Success is found in being willing to grow.

Here's the truth: You don't know much of anything.

A year from now, after your fantastic kid turns 1, you won't know much of anything still. Gather wisdom around you. Learn from your mistakes. Stay humble. Stay open. When you know better, do better. Be a better parent tomorrow than you were today, always, everyday, as often as you can. Try things out and leave them behind shamelessly if they don't work out.

Life isn't a contest or a game. It's simply only beautifully life. Live the minutes instead of scoring them. Love that incredible baby.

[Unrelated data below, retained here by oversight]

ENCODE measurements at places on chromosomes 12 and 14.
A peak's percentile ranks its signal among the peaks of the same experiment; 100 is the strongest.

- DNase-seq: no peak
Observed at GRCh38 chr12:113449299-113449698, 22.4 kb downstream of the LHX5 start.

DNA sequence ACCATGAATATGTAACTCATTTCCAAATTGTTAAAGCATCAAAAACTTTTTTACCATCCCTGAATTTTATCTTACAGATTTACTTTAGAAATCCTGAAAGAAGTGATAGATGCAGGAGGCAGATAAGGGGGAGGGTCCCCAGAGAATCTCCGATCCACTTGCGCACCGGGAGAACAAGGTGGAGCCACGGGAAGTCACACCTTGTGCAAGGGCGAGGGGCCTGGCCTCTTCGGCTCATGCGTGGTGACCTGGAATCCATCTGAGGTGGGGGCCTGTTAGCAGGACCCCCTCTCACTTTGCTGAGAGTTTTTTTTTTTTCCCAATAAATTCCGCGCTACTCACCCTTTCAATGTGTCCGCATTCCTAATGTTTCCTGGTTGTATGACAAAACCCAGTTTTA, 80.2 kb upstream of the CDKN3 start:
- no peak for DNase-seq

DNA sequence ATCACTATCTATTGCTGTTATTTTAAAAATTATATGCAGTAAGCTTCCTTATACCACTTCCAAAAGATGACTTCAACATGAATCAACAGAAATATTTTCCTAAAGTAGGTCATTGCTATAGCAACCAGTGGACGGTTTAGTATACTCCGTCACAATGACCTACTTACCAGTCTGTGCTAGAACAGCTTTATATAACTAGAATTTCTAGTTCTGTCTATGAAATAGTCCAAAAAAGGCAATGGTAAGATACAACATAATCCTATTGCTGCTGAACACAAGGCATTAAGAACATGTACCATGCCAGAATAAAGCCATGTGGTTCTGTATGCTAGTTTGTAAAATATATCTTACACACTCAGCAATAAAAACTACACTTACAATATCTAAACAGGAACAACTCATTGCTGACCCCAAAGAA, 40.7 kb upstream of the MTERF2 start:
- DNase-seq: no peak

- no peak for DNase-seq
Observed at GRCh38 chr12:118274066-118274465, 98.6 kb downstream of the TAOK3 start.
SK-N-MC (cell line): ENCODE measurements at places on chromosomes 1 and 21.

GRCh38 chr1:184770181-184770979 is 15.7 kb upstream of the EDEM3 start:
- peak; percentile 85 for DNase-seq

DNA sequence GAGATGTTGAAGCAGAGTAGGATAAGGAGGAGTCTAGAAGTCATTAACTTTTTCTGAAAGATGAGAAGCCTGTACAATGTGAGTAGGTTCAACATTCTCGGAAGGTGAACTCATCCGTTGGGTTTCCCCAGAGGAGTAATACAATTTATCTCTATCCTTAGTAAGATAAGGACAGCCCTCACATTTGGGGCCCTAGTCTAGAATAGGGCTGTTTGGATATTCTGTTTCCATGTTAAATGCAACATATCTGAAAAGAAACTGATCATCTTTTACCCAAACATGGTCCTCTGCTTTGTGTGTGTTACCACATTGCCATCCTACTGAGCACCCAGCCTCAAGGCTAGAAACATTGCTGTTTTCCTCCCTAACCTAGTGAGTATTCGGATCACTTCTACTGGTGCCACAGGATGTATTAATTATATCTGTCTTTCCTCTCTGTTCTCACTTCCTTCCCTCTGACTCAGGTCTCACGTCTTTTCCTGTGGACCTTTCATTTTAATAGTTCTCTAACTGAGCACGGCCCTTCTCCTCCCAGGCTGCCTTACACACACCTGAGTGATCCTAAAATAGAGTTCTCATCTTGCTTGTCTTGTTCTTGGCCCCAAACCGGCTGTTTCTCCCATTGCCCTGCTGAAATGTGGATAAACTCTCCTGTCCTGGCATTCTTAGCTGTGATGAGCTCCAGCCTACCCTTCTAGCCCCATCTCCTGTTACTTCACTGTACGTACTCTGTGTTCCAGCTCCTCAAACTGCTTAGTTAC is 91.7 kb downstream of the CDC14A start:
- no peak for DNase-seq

Oh, lovely, you are going to have so much fun!

Originally posted on Girl of Cardigan.

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Ara Katz/Seed

We spoke to Ara Katz, co-founder and co-CEO of Seed, who shared her journey to (and through) motherhood—and gave us the lowdown on how probiotics can benefit mamas and children alike.

Chances are, you're aware that probiotics can help us digest the food we eat, keep inflammation at bay, synthesize essential vitamins and more. But here's the thing: When it comes to probiotics, there's a lot of misinformation… and because of that, it's hard to know what's actually a probiotic and which is the right one for you.

That's why we chatted with Ara Katz, who is a mama to son Pax and the co-founder of Seed, a company disrupting the probiotics industry. The entrepreneur told us about her motherhood journey, what led her to start her company and what she wants other parents to know about probiotics.